A Comparison of Housing Finance Programs for Low Income People in Peru
Assessing attempts in Peru to improve access to housing finance at the bottom of the pyramid
Housing needs and housing market potential are high in Peru. The paper focuses on a comparison of three approaches to low-income housing finance in Peru, namely, the Mivivienda and Techo Proprio programs of the government and the Micasa loan product of the MFI Mibanco. Study findings indicate that:
- Although Mivivienda was more successful than Techo Propio, neither product has successfully reached low-income markets;
- While Mivivienda was too dependent on government funding, the design of Techo Propio encouraged defaults;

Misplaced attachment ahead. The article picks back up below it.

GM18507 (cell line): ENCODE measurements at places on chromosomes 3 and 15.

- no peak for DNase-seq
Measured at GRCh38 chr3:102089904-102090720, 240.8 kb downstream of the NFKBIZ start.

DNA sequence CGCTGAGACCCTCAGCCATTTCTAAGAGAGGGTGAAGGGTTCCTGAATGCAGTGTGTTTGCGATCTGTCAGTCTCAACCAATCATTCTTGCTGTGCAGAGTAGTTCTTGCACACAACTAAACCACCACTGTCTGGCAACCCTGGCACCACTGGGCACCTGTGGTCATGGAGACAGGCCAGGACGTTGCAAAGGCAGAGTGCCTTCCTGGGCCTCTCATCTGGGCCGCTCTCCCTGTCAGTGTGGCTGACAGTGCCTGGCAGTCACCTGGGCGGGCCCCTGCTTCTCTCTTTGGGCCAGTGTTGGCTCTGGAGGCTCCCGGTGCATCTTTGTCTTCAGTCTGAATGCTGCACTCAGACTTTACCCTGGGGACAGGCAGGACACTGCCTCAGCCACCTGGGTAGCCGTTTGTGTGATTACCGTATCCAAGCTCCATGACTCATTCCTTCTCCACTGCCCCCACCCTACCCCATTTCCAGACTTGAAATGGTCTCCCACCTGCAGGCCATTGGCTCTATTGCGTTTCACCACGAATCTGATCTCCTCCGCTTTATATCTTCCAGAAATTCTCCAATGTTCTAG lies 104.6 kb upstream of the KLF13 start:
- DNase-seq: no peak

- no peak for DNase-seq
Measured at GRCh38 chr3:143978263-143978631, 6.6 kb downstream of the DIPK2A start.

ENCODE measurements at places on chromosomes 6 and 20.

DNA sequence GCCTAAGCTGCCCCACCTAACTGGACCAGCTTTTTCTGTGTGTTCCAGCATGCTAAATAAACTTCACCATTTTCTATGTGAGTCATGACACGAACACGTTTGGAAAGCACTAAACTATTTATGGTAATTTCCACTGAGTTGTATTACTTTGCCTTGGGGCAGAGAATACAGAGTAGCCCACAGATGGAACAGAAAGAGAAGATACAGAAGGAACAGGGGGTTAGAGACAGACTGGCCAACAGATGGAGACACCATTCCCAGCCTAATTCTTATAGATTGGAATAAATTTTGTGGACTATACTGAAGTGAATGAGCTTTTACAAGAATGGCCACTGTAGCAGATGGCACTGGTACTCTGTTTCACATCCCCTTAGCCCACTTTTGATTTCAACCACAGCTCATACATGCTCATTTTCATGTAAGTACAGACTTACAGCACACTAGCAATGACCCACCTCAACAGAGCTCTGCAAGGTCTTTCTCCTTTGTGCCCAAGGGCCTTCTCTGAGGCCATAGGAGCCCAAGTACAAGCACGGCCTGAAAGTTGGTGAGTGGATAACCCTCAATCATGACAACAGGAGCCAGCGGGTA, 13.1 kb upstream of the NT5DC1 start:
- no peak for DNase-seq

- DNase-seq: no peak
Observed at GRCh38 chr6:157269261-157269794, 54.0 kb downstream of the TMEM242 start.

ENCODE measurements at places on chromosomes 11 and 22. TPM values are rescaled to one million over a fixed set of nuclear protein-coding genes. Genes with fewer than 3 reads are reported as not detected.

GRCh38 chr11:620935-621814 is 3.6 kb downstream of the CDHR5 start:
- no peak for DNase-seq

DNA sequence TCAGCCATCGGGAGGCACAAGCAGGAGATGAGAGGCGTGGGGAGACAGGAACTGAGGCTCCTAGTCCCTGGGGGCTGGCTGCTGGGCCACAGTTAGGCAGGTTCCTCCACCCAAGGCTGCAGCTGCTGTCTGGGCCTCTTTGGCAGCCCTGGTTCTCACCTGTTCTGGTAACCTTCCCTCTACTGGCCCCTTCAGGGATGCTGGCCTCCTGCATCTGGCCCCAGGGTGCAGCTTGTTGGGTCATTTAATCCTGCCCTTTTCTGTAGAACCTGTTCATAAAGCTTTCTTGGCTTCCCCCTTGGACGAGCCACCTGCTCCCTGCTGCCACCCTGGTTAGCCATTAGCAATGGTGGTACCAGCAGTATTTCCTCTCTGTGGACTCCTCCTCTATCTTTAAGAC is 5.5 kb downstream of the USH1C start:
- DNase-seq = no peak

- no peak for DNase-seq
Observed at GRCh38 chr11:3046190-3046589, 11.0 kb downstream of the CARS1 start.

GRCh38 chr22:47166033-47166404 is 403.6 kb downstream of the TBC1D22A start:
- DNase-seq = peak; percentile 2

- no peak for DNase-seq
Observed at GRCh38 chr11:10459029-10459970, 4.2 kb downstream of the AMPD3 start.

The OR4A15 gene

- Micasa, an unsubsidized loan product developed by Mibanco, has been successful at reaching more low-income families;
- Micasa has added stability Mibancos overall portfolio, diversified portfolio risk, increased revenue, lowered administrative costs, and improved customer loyalty.
Study findings suggest that housing microfinance (HMF) should be given the freedom to develop in Peru. HMF based on progressive building fills a critical need for the non-indigent poor, and is commercially viable. Finally, HMF is particularly effective under regulatory frameworks that allow free decisions about credit methodology and loan product features and terms.
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